At least three people were hurt in a clash between asylum seekers in a town on the Greek island of Samos. After mass violence erupted and fires broke out in the severely overcrowded migrant camp, Greek authorities evacuated the camp.
A mass brawl broke out between Afghan and Syrian residents of an overcrowded migrant camp on the Greek island of Samos on Monday night, forcing police to use tear gas to disperse the crowd. That’s according to local media reports.
The violence, apparently between groups of Syrians and Afghans, erupted in the town of Vathy late on Monday. The situation escalated further when fires broke out in makeshift shelters around the camp, forcing a partial evacuation, according to the Greek broadcaster Skai.
"Half of the 6,000 people who are stuck in Vathy camp on Samos are women and children," medical charity Doctors Without Borders (MSF) said in a tweet Monday night, demanding that "Children and other vulnerable people must be evacuated from the Greek islands to safe accommodation." In another tweet, MSF said Tuesday that 600 people lost their shelters to the fire.
Several tents & containers in #Samos were destroyed & 600 people who were left w/ nowhere to sleep were given shelter by NGOs. @MSF is supporting the local hospital by providing interpreters,will provide emergency psychological aid & essential items to people affected by the fire pic.twitter.com/mf5SOlKFXB— MSF Sea (@MSF_Sea) October 15, 2019
At least three men were treated for stab wounds, while eight others complained of respiratory problems, Greek state secretary Manos Logothetis said early Tuesday.
The camp, where applications are vetted for people seeking asylum in the European Union, was built for 650 people but has a current population of around 5,700, or more than nine times its capacity. That’s according to Greek government data.
Overcrowding across the Aegean
On other Greek islands in the Aegean Sea near the Turkish coast, where scores of migrants continue to arrive daily in the hope to eventually travel onwards to wealthy European countries, the situation is similarly grave. The camps on the islands, most of them vastly overcrowded, unhygienic and violence-prone, at present house over 32,000 migrants and refugees.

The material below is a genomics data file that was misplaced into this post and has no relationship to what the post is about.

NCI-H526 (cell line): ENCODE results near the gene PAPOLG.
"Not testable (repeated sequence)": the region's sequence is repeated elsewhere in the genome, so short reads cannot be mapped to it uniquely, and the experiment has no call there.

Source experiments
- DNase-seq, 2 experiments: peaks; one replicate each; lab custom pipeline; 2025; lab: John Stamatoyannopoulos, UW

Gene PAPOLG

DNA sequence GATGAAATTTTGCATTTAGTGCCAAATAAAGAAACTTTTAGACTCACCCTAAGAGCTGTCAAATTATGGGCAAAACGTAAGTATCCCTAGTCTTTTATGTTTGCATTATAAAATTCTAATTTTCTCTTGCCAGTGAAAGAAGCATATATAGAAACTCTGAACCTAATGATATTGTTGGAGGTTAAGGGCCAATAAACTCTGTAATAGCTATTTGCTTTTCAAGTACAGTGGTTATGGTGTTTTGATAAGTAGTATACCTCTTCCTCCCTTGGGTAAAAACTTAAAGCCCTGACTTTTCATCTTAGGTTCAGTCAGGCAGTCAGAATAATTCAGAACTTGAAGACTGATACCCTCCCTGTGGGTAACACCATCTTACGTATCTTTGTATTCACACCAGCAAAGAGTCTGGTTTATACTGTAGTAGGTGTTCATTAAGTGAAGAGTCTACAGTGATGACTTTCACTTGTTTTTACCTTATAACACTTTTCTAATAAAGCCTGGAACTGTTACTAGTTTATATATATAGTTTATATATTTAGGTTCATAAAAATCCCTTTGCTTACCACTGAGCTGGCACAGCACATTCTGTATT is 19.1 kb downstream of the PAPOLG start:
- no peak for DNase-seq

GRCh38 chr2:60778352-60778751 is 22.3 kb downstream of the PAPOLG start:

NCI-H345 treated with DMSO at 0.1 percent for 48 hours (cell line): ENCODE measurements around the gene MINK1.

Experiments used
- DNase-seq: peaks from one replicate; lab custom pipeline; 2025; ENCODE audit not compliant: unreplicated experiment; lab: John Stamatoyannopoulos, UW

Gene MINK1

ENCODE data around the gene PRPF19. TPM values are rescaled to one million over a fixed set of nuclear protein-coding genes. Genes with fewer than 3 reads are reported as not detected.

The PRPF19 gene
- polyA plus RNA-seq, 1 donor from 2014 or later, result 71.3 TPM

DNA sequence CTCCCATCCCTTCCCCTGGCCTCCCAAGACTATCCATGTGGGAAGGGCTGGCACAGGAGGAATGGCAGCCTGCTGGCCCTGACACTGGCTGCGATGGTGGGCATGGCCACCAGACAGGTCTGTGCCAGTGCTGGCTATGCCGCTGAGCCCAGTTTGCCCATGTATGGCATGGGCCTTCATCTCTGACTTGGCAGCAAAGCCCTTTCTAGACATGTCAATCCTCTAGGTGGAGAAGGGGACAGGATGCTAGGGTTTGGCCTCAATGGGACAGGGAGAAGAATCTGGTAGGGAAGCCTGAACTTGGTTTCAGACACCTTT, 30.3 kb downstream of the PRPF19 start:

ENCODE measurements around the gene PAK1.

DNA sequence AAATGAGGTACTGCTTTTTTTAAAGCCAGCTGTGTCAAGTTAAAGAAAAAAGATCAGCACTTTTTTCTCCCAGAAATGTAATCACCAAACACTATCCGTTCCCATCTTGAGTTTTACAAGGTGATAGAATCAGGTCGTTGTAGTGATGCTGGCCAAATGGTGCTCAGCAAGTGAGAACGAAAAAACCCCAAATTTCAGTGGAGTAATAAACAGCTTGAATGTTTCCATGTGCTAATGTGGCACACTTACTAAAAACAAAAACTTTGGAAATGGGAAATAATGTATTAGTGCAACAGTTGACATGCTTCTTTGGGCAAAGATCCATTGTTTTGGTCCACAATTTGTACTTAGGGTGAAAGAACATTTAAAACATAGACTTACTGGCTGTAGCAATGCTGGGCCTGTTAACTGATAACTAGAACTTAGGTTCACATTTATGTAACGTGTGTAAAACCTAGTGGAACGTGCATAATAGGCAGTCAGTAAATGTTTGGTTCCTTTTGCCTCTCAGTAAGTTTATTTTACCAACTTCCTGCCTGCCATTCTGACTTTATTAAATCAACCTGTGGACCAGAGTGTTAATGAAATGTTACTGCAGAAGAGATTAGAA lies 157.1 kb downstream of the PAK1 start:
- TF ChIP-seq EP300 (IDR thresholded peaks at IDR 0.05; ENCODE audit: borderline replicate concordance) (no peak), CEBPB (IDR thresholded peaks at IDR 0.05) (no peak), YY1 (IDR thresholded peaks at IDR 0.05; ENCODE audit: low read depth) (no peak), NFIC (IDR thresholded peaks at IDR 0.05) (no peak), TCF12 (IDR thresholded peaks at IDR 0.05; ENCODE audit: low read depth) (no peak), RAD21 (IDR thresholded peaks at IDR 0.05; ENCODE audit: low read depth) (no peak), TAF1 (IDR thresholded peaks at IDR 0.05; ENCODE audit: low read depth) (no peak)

Lesbos, Greece’s third-largest island by area, is home to the Moria Refugee Camp, the country's most overpopulated migrant facility. The site is currently the home of over 13,000 people, or more than four times the center's capacity. With daily arrivals, the area around
Europe's biggest migrant camp
is also home to hundreds more who live in official and unofficial camps.
In August, an Afghan boy was killed in a fight in Moria; and in late September, a migrant woman died in a fire and over a dozen people were injured. Lesbos recorded nearly half of all 10,551 new arrivals to the Greek Aegean islands in September.
Greece is currently hosting a total of some 70,000 asylum seekers, mainly Syrians and Afghans. There are fears that Turkey's ongoing offensive in Syria will spark a new migration wave to Europe.
Situation remains critical despite more departures
Following a dramatic rise in the number of arrivals in recent weeks that brought facilities on the Greek islands to the brink of collapse, Greece in early September began moving hundreds of asylum seekers from the overcrowded camps to mainland Greece.
In September, for instance, slightly more than 5,000 asylum seekers were brought from the Aegean islands to the mainland. But that’s not nearly enough to ease the overcrowding on the islands as more than twice as many people (10,551) arrived on the islands in the same month.
Other measures the Greek government decided to implement include speeding up asylum applications and returning 10,000 migrants to Turkey.
Since the beginning of the year, more than 36,000 migrants have arrived on the Greek islands, causing the situation on the ground to remain critical. Experts are skeptical it will change any time soon.
There is also growing exasperation on the islands and local authorities are urging the government to accelerate relocation efforts.
On Monday, a group of local residents on Lesbos gathered to protest as volunteers from Spanish aid organization Proactiva Open Arms prepared to land on the island. Some threw stones at the organisation's rubber dinghy. There were no injuries and the organisation later downplayed the incident.
UN report highlights children’s suffering
In a new report published on Monday, UN refugee agency UNHCR warns that some 13,000 children who have arrived in Greece so far this year were suffering under terrible conditions.
The report titled Desperate Journeys noted that children made up about one in four of the total migrant arrivals in Greece, with nearly 2,100 of the children being unaccompanied.
On the Greek Aegean islands, as of the end of September, 8,300 children were living in overcrowded and dirty camps under "extremely risky conditions," the UN report says.
With material from dpa, AFP